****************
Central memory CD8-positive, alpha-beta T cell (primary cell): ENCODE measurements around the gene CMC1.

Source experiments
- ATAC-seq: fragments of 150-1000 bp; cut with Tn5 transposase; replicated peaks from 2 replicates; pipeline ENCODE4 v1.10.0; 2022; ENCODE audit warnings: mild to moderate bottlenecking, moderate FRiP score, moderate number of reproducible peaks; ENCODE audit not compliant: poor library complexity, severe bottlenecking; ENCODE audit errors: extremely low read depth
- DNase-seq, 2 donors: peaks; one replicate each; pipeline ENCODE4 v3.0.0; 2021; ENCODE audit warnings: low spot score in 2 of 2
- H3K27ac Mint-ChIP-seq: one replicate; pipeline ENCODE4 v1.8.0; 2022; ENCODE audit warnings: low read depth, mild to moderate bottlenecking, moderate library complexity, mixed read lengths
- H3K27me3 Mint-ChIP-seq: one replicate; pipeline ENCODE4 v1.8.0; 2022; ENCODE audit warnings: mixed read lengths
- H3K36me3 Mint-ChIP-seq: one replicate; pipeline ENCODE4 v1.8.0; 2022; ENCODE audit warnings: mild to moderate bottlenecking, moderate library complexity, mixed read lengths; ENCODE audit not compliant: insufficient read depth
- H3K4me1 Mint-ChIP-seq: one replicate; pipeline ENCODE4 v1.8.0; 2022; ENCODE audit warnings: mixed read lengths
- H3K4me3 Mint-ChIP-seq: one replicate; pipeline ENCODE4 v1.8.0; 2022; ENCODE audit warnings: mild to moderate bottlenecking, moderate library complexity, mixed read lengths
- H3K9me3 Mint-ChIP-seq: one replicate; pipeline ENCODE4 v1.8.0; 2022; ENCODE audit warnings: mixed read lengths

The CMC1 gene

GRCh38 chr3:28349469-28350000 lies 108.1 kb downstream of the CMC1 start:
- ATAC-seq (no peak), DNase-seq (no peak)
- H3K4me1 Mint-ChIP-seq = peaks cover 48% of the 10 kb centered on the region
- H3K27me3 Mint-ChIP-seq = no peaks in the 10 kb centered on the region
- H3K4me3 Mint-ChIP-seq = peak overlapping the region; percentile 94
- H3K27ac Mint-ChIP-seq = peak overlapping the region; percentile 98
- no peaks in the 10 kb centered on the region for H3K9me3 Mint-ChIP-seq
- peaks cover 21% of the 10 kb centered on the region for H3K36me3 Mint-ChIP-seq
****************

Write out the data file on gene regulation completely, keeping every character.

Central memory CD8-positive, alpha-beta T cell (primary cell): ENCODE measurements around the gene CMC1.

Source experiments
- ATAC-seq: fragments of 150-1000 bp; cut with Tn5 transposase; replicated peaks from 2 replicates; pipeline ENCODE4 v1.10.0; 2022; ENCODE audit warnings: mild to moderate bottlenecking, moderate FRiP score, moderate number of reproducible peaks; ENCODE audit not compliant: poor library complexity, severe bottlenecking; ENCODE audit errors: extremely low read depth
- DNase-seq, 2 donors: peaks; one replicate each; pipeline ENCODE4 v3.0.0; 2021; ENCODE audit warnings: low spot score in 2 of 2
- H3K27ac Mint-ChIP-seq: one replicate; pipeline ENCODE4 v1.8.0; 2022; ENCODE audit warnings: low read depth, mild to moderate bottlenecking, moderate library complexity, mixed read lengths
- H3K27me3 Mint-ChIP-seq: one replicate; pipeline ENCODE4 v1.8.0; 2022; ENCODE audit warnings: mixed read lengths
- H3K36me3 Mint-ChIP-seq: one replicate; pipeline ENCODE4 v1.8.0; 2022; ENCODE audit warnings: mild to moderate bottlenecking, moderate library complexity, mixed read lengths; ENCODE audit not compliant: insufficient read depth
- H3K4me1 Mint-ChIP-seq: one replicate; pipeline ENCODE4 v1.8.0; 2022; ENCODE audit warnings: mixed read lengths
- H3K4me3 Mint-ChIP-seq: one replicate; pipeline ENCODE4 v1.8.0; 2022; ENCODE audit warnings: mild to moderate bottlenecking, moderate library complexity, mixed read lengths
- H3K9me3 Mint-ChIP-seq: one replicate; pipeline ENCODE4 v1.8.0; 2022; ENCODE audit warnings: mixed read lengths

The CMC1 gene

GRCh38 chr3:28349469-28350000 lies 108.1 kb downstream of the CMC1 start:
- ATAC-seq (no peak), DNase-seq (no peak)
- H3K4me1 Mint-ChIP-seq = peaks cover 48% of the 10 kb centered on the region
- H3K27me3 Mint-ChIP-seq = no peaks in the 10 kb centered on the region
- H3K4me3 Mint-ChIP-seq = peak overlapping the region; percentile 94
- H3K27ac Mint-ChIP-seq = peak overlapping the region; percentile 98
- no peaks in the 10 kb centered on the region for H3K9me3 Mint-ChIP-seq
- peaks cover 21% of the 10 kb centered on the region for H3K36me3 Mint-ChIP-seq